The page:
Later I added this symbol with small lamps symbolizing fire of creativity located at a distance from each other. Though the same composition could symbolize a road or way and fire entrance to the space of beauty and harmony, or even the infinite time necessary for everybody to see true art – the nature in harmony with subjects created by human hands and to get revelation leading to comprehension of truth and sense of life.

Another my installation on the lakeside of Huvsugul was made from natural materials – white and red stones. It proceeded from the Mongolian traditional song of very beautiful sounding and melodious rhythm. It inspired me to create a visual image of this song, similar to the steppe epos.

Installation symbolized traditional, very long song about beauty of lake, happiness and love for the native land. Having chosen the ground inclining towards the lake, free from trees and covered by odorous grass and flowers, I began to build the composition from the small symbolical stream which was getting wider at the middle and having become the wide river inflowed into the lake what reflected vocal diapason of the Mongolian singer, also inflowing into universal music.

The composition was made from white stones with rare insertion of red pebble symbolizing happiness and well-being in traditional Mongolian ornaments. They looked brightly and festively against the background of white running streamer. I saw such patterns on national clothes of the Mongols, on utility subjects and yurts where we lived.

The band of white stones on the background of green grass organically entered and decorated the natural downhill. The song about beauty of lake and love, which was performed by the mother of the director of festival Badamhorol Samdandamb at the opening of the installation, enriched the installation. The artist Gunter Wolf from France had own vision of the festival idea.

He seated the musicians on the grass before spectators, set canvas-stretcher with transparent coarse calico, stood behind it and when the musician started he began to reproduce in paints what he was hearing. Thus, we did not see the artist but saw appearance of wonderful colored pictures on the canvas … Transformation of invisible sounds into visible sounding space. The young artist Arientuugs represented Mongolia at the festival. He set the installations in the desert and on lakeside.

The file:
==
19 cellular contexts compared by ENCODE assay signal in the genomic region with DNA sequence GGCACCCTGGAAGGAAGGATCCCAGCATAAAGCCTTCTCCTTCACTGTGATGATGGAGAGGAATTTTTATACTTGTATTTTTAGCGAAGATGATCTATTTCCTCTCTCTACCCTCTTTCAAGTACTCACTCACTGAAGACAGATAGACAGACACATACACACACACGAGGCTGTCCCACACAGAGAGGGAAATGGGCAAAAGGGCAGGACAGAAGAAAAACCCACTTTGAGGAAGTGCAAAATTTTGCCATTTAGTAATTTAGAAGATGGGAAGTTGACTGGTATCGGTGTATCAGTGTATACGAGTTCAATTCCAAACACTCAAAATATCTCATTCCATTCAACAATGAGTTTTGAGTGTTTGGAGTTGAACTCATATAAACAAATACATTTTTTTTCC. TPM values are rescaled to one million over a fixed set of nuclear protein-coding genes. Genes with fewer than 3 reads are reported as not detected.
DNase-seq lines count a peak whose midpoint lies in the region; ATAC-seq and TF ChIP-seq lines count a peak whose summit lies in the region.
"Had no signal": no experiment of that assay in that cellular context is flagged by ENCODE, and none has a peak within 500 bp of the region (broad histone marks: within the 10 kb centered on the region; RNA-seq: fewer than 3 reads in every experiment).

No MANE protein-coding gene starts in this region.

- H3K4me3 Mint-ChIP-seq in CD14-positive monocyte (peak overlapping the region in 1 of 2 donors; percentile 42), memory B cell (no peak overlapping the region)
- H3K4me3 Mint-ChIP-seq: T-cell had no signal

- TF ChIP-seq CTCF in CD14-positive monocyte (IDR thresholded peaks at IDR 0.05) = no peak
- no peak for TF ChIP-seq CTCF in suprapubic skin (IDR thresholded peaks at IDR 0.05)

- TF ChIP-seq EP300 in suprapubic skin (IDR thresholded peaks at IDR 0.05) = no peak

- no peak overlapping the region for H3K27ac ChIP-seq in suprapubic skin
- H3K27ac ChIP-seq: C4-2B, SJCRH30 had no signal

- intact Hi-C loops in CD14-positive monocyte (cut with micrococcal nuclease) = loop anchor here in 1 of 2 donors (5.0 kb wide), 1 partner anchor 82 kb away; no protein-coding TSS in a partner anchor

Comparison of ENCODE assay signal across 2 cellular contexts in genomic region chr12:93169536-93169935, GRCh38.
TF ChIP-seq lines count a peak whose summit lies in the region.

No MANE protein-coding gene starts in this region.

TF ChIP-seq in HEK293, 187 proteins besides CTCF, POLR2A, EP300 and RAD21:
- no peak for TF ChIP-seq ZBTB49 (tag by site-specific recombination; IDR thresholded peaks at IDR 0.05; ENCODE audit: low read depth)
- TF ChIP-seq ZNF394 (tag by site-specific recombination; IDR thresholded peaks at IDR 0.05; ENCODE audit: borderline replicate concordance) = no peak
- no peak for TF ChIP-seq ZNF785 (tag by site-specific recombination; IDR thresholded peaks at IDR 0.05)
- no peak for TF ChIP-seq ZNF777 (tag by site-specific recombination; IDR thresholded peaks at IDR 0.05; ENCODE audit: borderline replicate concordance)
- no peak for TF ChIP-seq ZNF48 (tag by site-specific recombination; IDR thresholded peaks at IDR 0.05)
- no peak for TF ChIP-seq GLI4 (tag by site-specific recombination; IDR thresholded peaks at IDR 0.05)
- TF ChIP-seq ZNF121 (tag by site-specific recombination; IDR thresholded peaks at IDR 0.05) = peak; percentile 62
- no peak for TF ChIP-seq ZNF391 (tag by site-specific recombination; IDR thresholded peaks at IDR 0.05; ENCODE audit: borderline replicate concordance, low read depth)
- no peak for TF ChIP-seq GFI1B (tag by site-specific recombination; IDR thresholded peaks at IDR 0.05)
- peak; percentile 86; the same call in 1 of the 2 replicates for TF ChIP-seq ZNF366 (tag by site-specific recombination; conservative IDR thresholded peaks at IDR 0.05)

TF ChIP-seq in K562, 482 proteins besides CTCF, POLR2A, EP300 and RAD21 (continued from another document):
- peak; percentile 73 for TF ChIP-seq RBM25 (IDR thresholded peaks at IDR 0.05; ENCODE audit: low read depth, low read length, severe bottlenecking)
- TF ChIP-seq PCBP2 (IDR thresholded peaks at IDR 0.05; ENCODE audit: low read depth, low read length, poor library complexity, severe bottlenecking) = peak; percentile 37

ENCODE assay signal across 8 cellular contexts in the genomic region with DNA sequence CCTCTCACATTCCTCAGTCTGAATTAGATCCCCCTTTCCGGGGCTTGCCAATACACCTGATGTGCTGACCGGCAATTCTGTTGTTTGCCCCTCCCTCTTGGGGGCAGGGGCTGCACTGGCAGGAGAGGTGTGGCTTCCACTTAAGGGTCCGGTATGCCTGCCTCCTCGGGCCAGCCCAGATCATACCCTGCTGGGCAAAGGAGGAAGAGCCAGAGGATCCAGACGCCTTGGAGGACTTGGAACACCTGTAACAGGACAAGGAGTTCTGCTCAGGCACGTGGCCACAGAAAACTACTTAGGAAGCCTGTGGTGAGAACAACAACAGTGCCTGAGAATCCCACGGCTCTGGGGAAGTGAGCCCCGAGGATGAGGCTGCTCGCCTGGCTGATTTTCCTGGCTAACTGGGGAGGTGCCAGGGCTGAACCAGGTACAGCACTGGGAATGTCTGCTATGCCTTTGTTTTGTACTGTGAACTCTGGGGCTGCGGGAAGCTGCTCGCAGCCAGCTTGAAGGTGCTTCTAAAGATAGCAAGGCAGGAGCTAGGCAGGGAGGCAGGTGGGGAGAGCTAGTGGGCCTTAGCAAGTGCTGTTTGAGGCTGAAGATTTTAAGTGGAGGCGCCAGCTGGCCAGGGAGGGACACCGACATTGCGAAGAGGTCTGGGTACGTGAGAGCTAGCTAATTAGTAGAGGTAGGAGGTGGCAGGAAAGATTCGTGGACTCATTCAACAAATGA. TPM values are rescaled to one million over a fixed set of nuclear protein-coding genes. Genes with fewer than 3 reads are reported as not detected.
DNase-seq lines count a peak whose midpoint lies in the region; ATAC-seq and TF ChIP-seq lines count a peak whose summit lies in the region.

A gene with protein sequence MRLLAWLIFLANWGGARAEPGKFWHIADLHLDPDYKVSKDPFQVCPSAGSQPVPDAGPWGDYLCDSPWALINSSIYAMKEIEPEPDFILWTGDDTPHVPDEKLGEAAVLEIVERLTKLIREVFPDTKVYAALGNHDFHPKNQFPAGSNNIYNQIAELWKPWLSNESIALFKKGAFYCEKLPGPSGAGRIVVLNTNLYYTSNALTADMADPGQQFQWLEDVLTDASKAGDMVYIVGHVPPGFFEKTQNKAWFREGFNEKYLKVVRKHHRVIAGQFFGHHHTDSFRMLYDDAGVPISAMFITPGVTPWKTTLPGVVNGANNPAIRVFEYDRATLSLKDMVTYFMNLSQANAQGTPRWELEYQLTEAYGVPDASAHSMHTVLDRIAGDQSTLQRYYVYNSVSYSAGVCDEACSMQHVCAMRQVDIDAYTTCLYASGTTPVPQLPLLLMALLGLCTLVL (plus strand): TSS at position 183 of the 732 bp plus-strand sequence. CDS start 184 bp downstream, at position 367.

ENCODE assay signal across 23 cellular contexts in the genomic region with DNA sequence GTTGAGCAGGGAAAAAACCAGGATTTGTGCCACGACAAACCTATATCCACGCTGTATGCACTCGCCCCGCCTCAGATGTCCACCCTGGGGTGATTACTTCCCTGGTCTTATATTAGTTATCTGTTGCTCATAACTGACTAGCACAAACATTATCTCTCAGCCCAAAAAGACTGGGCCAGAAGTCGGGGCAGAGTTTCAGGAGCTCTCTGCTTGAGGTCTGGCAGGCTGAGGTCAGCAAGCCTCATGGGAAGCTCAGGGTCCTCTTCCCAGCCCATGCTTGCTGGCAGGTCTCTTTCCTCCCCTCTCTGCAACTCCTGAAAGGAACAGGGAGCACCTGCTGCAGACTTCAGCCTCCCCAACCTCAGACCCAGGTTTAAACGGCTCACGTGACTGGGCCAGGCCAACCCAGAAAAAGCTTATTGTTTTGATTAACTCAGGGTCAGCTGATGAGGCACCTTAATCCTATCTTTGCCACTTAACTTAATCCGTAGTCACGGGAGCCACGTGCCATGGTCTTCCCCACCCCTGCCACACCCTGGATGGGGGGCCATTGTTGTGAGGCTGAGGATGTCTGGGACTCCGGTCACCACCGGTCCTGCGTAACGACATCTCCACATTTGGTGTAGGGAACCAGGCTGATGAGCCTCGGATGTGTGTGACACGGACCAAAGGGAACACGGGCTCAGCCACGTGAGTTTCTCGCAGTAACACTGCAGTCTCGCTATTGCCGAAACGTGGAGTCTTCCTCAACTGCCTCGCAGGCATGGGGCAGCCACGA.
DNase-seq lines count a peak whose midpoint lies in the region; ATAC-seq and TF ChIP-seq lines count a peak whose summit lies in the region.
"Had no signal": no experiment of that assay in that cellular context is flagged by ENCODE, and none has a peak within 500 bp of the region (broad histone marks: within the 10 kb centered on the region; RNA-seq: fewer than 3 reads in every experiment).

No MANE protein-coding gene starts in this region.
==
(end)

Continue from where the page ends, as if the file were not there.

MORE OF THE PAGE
First, Arientuugs set cardboard boxes chequerwise on the small ground far from yurts with spectators. Beforehand, he pasted yellow and dark-blue pieces of paper on them. The wind played in these bands and gave impression of talk inviting us to join. Grey pebble encircled the composition. The low portable ladder was put beside. Each of us could climb it and to see the composition at a new angle, in effect, obtaining a new sight at life.

Farther, on the slope of sand-drift, he put cellophane bags filled with water. The sunlight, getting inside, was refracted and created especially joyful impression. This installation had no name, but its idea was absolutely clear to everybody – water in desert gives life amking real but very fluid and precious obstacle to drought and death …

Arientuugs reminded about that on the lakeside where he drew aquarelles of Huvsugul and then in yurt where he arranged a small exhibition and did not forget to set the same cellophane bags with water in the center at different levels.

… New angle of aspect, new and eternal angle of world vision. Our journey to the south of Mongolia, and then to the north was over. We came back to Ulan Bator to hold final concerts, look at city and to visit monasteries.

Official religion in Mongolia is Buddhism brought by Tibetan missionaries. The major role in achievement of “rescue” is given to monachism, therefore there are many monks in the country: usually one of sons from a family is sent to a monastery. Monasteries “concentrated” sedentary way of life and became centers of national culture.

Unfortunately, by the 1920s, the most part of monasteries had been destroyed, lands were annexed and riches were plundered. At the end of the 20th century monasteries of Mongolia started to be revived and restored. Today their number exceeds two hundred.
The biggest one is in Ulan Bator. In the center of its main temple there is a forty-meter statue of Buddha. Impression is grandiose; you feel yourself not so comfortable beside such height. Nevertheless, here you survive again and again coming creative impulse growing inside and giving projects of your future works and new relation to life…

We are leaving from tourist complex of Chinggiziin-Huree near Ulan Bator where we have lived for two weeks – just fourteen days have changed my notion of this exotic country. Kind people, highly professional actors, alive music, unforgettable melody of the wind, silence of the lake, pure air – all that is Mongolia which henceforth will call me again and again …

Nazira Kuzieva